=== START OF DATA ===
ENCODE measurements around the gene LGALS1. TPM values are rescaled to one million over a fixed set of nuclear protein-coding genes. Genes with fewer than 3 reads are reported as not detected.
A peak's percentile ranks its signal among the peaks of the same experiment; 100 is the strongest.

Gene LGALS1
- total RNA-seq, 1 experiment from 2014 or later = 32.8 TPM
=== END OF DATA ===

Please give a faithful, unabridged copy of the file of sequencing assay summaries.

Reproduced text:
ENCODE measurements around the gene LGALS1. TPM values are rescaled to one million over a fixed set of nuclear protein-coding genes. Genes with fewer than 3 reads are reported as not detected.
A peak's percentile ranks its signal among the peaks of the same experiment; 100 is the strongest.

Gene LGALS1
- total RNA-seq, 1 experiment from 2014 or later = 32.8 TPM